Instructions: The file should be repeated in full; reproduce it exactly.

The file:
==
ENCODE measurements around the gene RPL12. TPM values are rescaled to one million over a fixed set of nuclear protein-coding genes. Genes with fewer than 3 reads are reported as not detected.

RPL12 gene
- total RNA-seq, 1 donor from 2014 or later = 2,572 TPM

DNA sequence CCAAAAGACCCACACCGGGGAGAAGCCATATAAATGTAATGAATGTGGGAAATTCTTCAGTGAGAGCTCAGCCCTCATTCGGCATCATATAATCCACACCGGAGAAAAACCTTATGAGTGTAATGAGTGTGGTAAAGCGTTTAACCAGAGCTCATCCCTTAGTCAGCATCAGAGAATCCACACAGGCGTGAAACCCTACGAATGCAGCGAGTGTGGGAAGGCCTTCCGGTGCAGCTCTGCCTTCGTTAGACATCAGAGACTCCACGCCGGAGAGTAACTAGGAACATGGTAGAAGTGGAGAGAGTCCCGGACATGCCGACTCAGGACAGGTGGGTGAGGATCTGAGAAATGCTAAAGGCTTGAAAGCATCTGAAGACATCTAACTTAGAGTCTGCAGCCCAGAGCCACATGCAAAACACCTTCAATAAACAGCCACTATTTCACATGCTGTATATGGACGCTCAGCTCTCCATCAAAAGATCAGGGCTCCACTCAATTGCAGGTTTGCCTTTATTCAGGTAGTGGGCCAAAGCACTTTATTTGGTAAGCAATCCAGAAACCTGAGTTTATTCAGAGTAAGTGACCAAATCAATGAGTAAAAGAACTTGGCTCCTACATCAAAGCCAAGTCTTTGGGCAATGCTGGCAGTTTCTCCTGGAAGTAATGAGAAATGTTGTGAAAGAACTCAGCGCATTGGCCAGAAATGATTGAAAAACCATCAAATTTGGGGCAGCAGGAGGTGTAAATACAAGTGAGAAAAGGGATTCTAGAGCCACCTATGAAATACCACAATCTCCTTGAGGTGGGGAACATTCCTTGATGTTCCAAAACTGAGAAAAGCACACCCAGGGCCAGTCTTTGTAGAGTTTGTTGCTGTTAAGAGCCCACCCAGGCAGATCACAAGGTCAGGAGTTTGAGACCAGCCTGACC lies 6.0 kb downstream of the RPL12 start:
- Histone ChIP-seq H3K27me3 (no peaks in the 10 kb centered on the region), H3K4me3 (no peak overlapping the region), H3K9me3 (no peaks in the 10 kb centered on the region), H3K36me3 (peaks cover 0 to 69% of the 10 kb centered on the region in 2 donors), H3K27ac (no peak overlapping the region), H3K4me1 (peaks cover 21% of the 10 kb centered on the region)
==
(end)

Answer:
ENCODE measurements around the gene RPL12. TPM values are rescaled to one million over a fixed set of nuclear protein-coding genes. Genes with fewer than 3 reads are reported as not detected.

RPL12 gene
- total RNA-seq, 1 donor from 2014 or later = 2,572 TPM

DNA sequence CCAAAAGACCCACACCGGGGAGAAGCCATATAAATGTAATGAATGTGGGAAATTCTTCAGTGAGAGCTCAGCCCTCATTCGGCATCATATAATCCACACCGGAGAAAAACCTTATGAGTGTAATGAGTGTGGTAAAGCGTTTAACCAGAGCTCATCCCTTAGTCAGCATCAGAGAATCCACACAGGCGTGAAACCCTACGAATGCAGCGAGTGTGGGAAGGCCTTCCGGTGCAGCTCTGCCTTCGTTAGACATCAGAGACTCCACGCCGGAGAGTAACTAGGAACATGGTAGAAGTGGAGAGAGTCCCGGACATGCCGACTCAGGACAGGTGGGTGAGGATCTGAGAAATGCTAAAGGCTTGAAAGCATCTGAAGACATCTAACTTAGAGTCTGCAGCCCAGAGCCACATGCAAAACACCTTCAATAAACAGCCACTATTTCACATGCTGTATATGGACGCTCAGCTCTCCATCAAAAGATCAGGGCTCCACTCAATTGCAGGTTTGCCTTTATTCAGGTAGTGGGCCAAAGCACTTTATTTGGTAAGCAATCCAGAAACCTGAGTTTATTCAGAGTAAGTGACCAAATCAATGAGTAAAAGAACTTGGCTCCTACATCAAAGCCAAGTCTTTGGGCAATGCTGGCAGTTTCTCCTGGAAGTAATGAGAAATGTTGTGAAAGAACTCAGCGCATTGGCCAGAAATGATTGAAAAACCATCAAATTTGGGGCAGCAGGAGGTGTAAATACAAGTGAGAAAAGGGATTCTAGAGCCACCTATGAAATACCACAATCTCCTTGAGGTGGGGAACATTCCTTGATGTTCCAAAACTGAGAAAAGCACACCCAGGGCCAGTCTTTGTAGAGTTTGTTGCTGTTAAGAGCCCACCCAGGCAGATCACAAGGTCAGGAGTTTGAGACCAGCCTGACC lies 6.0 kb downstream of the RPL12 start:
- Histone ChIP-seq H3K27me3 (no peaks in the 10 kb centered on the region), H3K4me3 (no peak overlapping the region), H3K9me3 (no peaks in the 10 kb centered on the region), H3K36me3 (peaks cover 0 to 69% of the 10 kb centered on the region in 2 donors), H3K27ac (no peak overlapping the region), H3K4me1 (peaks cover 21% of the 10 kb centered on the region)